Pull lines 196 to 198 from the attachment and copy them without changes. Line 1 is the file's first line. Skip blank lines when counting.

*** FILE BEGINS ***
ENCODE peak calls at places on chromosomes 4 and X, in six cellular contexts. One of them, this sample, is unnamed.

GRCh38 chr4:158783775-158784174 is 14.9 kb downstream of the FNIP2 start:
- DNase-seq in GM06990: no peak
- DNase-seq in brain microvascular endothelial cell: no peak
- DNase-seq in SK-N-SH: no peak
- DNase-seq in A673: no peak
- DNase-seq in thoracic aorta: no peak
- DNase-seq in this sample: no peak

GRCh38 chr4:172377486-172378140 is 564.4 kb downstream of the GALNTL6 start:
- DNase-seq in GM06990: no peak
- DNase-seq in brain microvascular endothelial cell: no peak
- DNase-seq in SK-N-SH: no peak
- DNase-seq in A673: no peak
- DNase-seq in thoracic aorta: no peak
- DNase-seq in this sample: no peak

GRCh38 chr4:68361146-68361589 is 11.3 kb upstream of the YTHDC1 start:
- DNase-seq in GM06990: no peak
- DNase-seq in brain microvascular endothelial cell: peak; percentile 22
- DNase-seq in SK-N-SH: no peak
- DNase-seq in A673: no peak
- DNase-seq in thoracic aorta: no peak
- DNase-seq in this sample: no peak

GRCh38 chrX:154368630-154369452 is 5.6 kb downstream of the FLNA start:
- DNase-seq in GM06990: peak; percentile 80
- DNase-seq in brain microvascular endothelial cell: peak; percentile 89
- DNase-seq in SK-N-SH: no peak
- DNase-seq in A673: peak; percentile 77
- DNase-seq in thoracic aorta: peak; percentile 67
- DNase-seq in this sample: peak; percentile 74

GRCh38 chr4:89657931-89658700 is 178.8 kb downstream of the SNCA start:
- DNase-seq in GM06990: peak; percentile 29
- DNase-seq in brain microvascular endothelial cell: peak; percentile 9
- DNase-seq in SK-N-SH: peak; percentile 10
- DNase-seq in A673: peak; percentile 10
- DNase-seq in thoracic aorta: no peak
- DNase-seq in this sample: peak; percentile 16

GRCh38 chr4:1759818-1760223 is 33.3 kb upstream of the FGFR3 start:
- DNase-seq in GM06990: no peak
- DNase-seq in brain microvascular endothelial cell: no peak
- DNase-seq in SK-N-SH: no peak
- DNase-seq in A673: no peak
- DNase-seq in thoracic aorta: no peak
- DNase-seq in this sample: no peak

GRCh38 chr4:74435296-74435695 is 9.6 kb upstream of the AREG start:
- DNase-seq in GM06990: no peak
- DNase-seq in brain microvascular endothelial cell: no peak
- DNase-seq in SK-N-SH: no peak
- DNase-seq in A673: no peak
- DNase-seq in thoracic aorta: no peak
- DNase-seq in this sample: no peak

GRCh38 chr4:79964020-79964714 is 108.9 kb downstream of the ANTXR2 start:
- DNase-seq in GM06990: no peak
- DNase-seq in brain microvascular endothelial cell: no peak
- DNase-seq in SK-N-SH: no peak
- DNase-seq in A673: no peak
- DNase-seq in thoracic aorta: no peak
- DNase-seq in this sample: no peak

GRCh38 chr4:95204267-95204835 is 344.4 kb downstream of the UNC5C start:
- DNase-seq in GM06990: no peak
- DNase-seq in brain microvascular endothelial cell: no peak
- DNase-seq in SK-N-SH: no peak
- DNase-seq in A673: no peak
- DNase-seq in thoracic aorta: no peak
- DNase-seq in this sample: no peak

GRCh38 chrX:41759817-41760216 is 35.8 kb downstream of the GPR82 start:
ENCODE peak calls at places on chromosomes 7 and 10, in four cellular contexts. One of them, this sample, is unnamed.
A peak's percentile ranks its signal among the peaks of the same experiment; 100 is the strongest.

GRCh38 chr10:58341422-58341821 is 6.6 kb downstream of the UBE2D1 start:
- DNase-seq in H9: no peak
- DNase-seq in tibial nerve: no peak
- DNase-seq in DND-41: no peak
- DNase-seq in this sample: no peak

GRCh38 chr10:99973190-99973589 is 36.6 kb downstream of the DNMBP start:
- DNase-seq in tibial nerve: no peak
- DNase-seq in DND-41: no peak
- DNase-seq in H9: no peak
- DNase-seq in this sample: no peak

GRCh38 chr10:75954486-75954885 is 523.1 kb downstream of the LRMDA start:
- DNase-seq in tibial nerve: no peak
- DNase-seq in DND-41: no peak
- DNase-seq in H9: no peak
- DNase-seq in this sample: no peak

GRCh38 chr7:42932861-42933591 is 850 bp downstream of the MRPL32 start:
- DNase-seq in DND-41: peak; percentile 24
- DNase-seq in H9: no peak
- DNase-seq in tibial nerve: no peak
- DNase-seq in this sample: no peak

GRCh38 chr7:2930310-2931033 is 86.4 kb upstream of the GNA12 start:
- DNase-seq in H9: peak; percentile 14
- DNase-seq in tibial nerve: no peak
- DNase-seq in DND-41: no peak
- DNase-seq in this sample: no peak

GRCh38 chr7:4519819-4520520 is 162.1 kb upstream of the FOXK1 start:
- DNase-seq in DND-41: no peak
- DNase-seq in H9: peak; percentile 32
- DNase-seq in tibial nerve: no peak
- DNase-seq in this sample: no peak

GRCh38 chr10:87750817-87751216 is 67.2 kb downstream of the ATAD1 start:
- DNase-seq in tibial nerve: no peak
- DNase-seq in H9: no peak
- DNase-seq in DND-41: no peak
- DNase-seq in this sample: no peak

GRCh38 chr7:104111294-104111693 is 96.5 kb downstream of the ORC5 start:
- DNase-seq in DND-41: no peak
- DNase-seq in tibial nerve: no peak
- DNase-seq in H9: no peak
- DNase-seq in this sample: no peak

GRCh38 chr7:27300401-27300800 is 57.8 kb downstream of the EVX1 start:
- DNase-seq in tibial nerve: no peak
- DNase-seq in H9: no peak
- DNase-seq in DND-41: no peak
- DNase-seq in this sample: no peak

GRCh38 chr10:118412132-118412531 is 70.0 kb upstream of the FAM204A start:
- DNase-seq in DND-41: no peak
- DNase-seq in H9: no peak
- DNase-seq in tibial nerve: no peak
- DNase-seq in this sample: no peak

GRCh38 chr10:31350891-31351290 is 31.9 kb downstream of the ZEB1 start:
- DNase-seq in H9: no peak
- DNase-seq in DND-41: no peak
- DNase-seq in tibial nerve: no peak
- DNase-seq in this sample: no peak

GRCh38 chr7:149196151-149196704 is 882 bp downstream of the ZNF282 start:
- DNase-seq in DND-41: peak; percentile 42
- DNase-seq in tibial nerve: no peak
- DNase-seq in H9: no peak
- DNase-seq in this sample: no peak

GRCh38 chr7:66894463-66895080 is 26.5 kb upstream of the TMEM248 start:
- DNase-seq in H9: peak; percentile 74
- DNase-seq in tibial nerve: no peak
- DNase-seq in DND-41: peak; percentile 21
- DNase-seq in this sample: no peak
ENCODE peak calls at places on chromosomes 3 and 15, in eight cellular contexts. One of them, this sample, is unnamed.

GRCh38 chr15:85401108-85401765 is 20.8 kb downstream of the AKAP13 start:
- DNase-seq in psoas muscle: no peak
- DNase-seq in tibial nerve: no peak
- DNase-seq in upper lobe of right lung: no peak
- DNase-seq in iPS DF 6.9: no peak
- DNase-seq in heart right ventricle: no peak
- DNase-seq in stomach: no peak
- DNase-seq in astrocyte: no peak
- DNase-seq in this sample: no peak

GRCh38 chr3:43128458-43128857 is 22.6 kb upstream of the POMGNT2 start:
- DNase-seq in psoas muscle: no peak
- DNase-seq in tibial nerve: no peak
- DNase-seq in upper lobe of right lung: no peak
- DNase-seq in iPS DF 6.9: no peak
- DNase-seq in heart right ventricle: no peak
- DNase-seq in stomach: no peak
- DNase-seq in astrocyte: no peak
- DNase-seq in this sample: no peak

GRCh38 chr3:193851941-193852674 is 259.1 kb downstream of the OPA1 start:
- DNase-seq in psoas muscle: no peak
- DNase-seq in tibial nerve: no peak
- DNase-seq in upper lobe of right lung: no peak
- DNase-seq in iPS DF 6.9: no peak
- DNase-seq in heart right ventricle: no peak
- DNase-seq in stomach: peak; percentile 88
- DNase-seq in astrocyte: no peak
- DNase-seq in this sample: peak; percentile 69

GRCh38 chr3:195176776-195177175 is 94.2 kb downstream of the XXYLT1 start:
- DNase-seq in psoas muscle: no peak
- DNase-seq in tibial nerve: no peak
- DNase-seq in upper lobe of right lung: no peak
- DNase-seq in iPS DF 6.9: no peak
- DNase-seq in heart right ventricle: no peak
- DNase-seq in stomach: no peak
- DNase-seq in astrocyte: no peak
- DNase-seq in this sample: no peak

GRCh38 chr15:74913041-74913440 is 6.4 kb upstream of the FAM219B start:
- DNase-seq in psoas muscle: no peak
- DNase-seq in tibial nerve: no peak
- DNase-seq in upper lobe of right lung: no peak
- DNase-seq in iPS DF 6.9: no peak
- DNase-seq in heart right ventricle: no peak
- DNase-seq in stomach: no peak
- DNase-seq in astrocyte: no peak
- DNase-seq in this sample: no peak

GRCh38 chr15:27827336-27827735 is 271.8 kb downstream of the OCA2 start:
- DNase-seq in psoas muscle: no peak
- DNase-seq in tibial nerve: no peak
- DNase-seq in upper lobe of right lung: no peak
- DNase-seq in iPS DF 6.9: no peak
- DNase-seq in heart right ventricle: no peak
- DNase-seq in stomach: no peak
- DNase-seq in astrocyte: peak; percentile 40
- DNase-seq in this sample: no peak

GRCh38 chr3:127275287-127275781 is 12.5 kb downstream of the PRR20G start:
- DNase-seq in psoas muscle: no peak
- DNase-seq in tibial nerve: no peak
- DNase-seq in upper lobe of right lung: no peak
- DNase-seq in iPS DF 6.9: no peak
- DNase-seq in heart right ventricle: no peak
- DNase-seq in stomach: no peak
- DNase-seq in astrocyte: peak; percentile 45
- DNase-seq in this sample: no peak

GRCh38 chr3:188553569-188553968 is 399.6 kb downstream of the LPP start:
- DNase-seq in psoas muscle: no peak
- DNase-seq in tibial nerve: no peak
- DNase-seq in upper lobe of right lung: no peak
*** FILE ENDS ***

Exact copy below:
- DNase-seq in this sample: no peak

GRCh38 chr3:188553569-188553968 is 399.6 kb downstream of the LPP start:
- DNase-seq in psoas muscle: no peak